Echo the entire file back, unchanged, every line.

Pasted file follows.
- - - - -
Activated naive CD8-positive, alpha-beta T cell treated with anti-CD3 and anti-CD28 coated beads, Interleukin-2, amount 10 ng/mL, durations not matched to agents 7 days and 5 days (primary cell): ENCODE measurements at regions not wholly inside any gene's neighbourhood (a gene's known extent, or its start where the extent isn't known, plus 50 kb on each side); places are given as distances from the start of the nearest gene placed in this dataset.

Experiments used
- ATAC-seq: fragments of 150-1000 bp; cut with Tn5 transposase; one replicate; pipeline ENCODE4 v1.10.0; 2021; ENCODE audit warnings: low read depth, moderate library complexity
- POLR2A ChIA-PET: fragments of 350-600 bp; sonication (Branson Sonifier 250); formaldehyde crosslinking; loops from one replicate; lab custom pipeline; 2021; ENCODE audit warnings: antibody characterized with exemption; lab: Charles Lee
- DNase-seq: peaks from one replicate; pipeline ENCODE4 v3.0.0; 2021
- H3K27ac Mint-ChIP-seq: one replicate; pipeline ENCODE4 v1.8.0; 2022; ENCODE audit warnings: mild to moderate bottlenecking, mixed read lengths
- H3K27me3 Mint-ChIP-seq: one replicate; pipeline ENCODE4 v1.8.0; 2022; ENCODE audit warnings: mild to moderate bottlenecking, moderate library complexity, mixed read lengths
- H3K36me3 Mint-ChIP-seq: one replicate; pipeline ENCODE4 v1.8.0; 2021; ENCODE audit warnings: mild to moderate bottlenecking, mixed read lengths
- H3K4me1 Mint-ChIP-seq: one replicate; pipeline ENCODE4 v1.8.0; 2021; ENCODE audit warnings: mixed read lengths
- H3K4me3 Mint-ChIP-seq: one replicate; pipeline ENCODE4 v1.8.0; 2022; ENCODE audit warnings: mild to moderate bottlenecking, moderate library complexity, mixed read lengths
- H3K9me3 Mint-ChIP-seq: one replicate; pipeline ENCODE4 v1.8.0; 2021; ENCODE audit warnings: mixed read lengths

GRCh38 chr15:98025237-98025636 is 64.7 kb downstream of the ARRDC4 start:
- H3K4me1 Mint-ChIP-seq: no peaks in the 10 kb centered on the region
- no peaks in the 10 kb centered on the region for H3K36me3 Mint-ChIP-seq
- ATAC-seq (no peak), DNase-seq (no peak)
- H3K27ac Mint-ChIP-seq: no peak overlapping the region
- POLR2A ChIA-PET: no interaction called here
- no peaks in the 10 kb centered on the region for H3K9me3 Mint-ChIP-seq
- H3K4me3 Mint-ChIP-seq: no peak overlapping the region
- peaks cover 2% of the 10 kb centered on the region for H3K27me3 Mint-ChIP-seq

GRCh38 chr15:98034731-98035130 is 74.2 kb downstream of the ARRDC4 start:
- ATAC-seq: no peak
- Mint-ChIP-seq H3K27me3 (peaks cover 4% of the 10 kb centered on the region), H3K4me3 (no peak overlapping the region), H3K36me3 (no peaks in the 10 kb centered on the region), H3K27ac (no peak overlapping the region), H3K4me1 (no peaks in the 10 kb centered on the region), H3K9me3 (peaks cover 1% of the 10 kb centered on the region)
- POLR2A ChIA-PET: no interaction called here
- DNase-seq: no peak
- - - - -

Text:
Activated naive CD8-positive, alpha-beta T cell treated with anti-CD3 and anti-CD28 coated beads, Interleukin-2, amount 10 ng/mL, durations not matched to agents 7 days and 5 days (primary cell): ENCODE measurements at regions not wholly inside any gene's neighbourhood (a gene's known extent, or its start where the extent isn't known, plus 50 kb on each side); places are given as distances from the start of the nearest gene placed in this dataset.

Experiments used
- ATAC-seq: fragments of 150-1000 bp; cut with Tn5 transposase; one replicate; pipeline ENCODE4 v1.10.0; 2021; ENCODE audit warnings: low read depth, moderate library complexity
- POLR2A ChIA-PET: fragments of 350-600 bp; sonication (Branson Sonifier 250); formaldehyde crosslinking; loops from one replicate; lab custom pipeline; 2021; ENCODE audit warnings: antibody characterized with exemption; lab: Charles Lee
- DNase-seq: peaks from one replicate; pipeline ENCODE4 v3.0.0; 2021
- H3K27ac Mint-ChIP-seq: one replicate; pipeline ENCODE4 v1.8.0; 2022; ENCODE audit warnings: mild to moderate bottlenecking, mixed read lengths
- H3K27me3 Mint-ChIP-seq: one replicate; pipeline ENCODE4 v1.8.0; 2022; ENCODE audit warnings: mild to moderate bottlenecking, moderate library complexity, mixed read lengths
- H3K36me3 Mint-ChIP-seq: one replicate; pipeline ENCODE4 v1.8.0; 2021; ENCODE audit warnings: mild to moderate bottlenecking, mixed read lengths
- H3K4me1 Mint-ChIP-seq: one replicate; pipeline ENCODE4 v1.8.0; 2021; ENCODE audit warnings: mixed read lengths
- H3K4me3 Mint-ChIP-seq: one replicate; pipeline ENCODE4 v1.8.0; 2022; ENCODE audit warnings: mild to moderate bottlenecking, moderate library complexity, mixed read lengths
- H3K9me3 Mint-ChIP-seq: one replicate; pipeline ENCODE4 v1.8.0; 2021; ENCODE audit warnings: mixed read lengths

GRCh38 chr15:98025237-98025636 is 64.7 kb downstream of the ARRDC4 start:
- H3K4me1 Mint-ChIP-seq: no peaks in the 10 kb centered on the region
- no peaks in the 10 kb centered on the region for H3K36me3 Mint-ChIP-seq
- ATAC-seq (no peak), DNase-seq (no peak)
- H3K27ac Mint-ChIP-seq: no peak overlapping the region
- POLR2A ChIA-PET: no interaction called here
- no peaks in the 10 kb centered on the region for H3K9me3 Mint-ChIP-seq
- H3K4me3 Mint-ChIP-seq: no peak overlapping the region
- peaks cover 2% of the 10 kb centered on the region for H3K27me3 Mint-ChIP-seq

GRCh38 chr15:98034731-98035130 is 74.2 kb downstream of the ARRDC4 start:
- ATAC-seq: no peak
- Mint-ChIP-seq H3K27me3 (peaks cover 4% of the 10 kb centered on the region), H3K4me3 (no peak overlapping the region), H3K36me3 (no peaks in the 10 kb centered on the region), H3K27ac (no peak overlapping the region), H3K4me1 (no peaks in the 10 kb centered on the region), H3K9me3 (peaks cover 1% of the 10 kb centered on the region)
- POLR2A ChIA-PET: no interaction called here
- DNase-seq: no peak